Money against eternity

Money against eternity! and eternity’s strong mills grind out vast paper of Illusion! – Alan Ginsberg

According to a recent article in The Economist, Australia is, per capita, the world’s most lucrative gambling market. As a nation, we lose $20 billion per year, and poker machines account for more than half these losses – around $11 billion. A 2010 Productivity Commission report recommended introducing a range of safeguards including a maximum bet limit of $1, arguably a reasonable measure, and one supported by Andrew Wilkie, Nick Xenophon, the Greens and various lobby groups. In New South Wales, the current maximum bet limit is $10, meaning a player can lose an average of $1,200 per hour. Most pokies gambling occurs in clubs, which contain 70% of the state’s machines.

You might enter a club for any number of reasons: a meal, a show, a trivia night, or to watch a game of rugby league. But the venue’s entire operation is sustained by the thrumming engine of the gaming floor, where poker machines generate absurd amounts of revenue, the majority of which comes from patrons with a gambling problem.

Entering the lobby of Mount Pritchard Community Club, the first thing I notice is the smell: sweet and cloying, pumped in through the air conditioning. The scent suggests concealment, an attempt to neutralise the unpleasant or distinctive, whether nicotine, sweat, alcohol, buffet food or cleaning fluid. It reminds me of the Flamingo in Las Vegas (don’t ask); there, the smell pervaded the entire building, from the gambling area and the restaurants, to my room on the twentieth floor.

The Mount Pritchard club – Mounties – is in the Fairfield local government area, which the Australian Bureau of Statistics ranks as Sydney’s most disadvantaged community. In the 2015–16 financial year, this community is estimated to have lost $681,219,755 playing poker machines. The average Fairfield resident lost $4171; the average salary here is $39,936. The Sydney Morning Herald recently reported that, in the same financial year, $5.4 billion was lost to poker machines in NSW registered clubs, and $8 billion to poker machines statewide. In 2016, Mounties announced $128 million worth of renovations, to be completed over five years; the planned upgrade will probably make it Sydney’s largest club (it is not clear by what measure). The club is currently home to around 560 machines – no doubt the renovations will see that number increased substantially.

If you approach the club on the 816 bus from Cabramatta, the first thing you see is the name in giant capitals splashed across a concrete tower: MOUNTIES. The club is a sprawling structure of glass and concrete, a blend of gentle curves and sharp edges bounded by car parks. It is so distinct from the surrounding suburb that it looks to have been dropped there by some architecturally careless god. I approach the row of membership scanners with digital displays, monitored by a friendly uniformed woman. She welcomes me, processing my ID. I am not a member, but am told I can become one for a $6 annual fee.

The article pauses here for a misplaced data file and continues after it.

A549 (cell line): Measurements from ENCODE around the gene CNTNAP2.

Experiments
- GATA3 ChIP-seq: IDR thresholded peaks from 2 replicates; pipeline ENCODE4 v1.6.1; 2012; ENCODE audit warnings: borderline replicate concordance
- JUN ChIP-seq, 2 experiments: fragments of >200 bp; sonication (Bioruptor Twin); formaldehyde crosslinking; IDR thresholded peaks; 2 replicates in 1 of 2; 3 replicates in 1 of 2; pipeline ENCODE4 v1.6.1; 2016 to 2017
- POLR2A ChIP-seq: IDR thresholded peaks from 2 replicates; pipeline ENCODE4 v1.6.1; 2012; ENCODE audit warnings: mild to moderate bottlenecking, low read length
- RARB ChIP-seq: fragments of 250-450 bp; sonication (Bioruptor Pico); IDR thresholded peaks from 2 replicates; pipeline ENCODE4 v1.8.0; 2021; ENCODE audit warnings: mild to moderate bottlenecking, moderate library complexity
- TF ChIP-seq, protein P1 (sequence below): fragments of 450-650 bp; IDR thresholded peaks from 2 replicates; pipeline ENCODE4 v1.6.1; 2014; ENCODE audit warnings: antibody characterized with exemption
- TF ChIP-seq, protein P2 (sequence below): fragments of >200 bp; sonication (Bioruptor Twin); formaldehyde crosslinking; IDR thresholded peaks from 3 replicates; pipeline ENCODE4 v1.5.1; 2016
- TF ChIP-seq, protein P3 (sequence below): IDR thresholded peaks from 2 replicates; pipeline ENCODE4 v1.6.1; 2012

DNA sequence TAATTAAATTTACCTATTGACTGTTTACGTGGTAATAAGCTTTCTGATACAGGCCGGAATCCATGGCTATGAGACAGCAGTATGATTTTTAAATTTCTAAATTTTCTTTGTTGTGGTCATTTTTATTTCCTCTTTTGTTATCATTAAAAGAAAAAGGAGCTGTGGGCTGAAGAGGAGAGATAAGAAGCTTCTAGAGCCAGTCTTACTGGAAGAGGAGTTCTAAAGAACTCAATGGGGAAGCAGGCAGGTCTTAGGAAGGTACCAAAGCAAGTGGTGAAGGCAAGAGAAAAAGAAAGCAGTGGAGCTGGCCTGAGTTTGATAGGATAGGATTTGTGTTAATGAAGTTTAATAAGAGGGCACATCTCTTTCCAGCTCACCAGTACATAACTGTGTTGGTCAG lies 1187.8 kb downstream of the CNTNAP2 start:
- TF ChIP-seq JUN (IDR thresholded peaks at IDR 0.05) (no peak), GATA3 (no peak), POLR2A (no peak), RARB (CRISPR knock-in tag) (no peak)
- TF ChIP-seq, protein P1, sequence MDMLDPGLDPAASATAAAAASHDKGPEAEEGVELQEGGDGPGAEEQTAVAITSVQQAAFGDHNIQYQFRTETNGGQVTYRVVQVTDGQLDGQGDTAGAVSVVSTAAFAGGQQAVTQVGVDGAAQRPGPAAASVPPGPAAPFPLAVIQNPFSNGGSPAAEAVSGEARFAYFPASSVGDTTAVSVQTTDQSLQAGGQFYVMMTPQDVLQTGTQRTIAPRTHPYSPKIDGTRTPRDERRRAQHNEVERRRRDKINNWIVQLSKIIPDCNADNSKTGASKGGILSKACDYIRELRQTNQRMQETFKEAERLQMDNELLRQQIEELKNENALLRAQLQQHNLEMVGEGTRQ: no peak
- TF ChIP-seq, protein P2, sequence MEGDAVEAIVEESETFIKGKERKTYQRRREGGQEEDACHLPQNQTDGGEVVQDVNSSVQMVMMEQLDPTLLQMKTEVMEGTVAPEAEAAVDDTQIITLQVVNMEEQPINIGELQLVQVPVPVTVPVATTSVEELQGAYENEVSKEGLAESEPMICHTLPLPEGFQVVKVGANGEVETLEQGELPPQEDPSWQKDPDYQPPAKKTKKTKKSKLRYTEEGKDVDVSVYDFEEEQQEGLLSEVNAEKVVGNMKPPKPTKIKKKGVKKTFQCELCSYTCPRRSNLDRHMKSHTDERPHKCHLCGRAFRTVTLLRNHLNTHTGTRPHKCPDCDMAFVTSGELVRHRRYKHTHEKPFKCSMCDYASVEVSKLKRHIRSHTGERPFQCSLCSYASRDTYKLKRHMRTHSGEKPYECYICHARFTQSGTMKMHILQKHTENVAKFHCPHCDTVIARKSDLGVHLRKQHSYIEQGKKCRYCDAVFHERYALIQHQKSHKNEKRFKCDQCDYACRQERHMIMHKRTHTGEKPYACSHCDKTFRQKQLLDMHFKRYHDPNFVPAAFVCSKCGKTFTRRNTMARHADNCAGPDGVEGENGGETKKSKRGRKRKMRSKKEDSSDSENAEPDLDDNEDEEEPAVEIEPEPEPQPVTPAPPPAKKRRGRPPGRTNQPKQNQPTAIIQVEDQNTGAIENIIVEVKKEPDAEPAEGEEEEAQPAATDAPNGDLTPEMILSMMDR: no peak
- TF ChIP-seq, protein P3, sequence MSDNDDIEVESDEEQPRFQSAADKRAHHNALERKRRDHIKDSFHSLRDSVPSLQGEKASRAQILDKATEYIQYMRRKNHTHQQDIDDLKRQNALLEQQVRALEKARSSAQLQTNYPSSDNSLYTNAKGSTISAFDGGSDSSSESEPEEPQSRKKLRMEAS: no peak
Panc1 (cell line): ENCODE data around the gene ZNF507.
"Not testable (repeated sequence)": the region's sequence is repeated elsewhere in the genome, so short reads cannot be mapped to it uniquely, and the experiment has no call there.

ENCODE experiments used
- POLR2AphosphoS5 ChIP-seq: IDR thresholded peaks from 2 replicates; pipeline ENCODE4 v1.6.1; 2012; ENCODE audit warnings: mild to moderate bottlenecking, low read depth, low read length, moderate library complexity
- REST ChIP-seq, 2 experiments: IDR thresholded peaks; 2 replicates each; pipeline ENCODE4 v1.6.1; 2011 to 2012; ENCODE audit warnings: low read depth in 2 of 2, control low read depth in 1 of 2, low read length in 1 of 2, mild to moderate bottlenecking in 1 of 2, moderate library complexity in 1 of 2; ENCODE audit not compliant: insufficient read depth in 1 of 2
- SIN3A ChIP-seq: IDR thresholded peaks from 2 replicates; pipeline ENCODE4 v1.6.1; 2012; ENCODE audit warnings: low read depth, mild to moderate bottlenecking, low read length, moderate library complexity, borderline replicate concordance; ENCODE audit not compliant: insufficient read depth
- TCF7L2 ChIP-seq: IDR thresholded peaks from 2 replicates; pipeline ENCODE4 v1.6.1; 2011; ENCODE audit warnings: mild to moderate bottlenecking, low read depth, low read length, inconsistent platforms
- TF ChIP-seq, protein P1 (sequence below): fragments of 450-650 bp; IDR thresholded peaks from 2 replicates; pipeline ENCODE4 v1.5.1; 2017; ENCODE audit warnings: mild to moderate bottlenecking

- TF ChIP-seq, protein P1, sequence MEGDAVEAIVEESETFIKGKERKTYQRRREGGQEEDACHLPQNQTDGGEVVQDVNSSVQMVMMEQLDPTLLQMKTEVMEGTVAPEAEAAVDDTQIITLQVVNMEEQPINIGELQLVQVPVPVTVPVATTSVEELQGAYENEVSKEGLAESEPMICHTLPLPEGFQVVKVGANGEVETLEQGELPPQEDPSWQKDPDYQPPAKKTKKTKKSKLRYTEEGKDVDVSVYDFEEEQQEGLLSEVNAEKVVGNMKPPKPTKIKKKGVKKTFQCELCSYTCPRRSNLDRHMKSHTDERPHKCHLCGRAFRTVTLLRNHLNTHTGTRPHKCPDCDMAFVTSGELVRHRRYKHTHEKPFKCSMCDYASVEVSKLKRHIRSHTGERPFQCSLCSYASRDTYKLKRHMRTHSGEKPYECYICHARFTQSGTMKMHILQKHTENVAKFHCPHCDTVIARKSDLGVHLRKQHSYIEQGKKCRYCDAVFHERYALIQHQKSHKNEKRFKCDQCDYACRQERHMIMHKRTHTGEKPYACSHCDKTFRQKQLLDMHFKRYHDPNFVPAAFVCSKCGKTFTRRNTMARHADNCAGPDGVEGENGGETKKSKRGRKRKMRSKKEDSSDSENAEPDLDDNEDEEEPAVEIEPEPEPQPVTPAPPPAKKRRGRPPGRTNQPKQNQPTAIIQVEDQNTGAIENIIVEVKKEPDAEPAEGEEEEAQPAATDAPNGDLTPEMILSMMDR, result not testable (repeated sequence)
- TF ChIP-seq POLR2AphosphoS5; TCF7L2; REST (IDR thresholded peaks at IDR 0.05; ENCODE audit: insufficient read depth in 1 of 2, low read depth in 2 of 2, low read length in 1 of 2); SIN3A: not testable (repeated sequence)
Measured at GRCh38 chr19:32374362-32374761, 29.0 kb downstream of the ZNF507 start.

Off the lobby, to the left, is the gaming floor. You aren’t forced to pass through the gambling floor, but the club’s layout means that you inevitably glimpse it. Most of the clubs I visit adhere to this structure: gaming rooms are near the entrance, adjacent to the bistro, and bordered by a bar. At Burwood RSL, for instance, I look past the staff greeting me and see the telltale glow of the gaming room, visible between narrow panes of glass decorated with cascading water. (The language and décor of clubs fetishise Vegas luxury: rooms with poker machines are frequently referred to as VIP rooms; Burwood offers ‘diamond’ and ‘platinum’ membership tiers; what appear to be red blankets sag above the Mounties gaming room, seemingly inherited from a B-grade sword-and-sandal set.) A woman behind the counter gestures to an attendant: ‘Could you tell that guy to stop banging on the machine behind me?’ I trail the attendant as he approaches the player: a slight man in T-shirt and jeans, transfixed by the flashing screen and steadily whacking the play button. He twigs to the instruction before it is delivered, raising his hands, palms out, apologetically. Pokie players tend to be simultaneously mesmerised and alert, as if expecting to be caught in the act.

Those I do catch in the act are almost always over fifty, though I visit mostly during the day, with elderly women the most represented demographic. The number of players varies, but at Mounties and Penrith Panthers, the biggest of the clubs I visit, about 30 to 50 per cent of the machines are occupied. Most people play alone. When I do see players interacting, they are invariably either a couple (when a husband and wife are at the same machine, the husband is always instructing the wife) or gaggles of grey-haired ladies.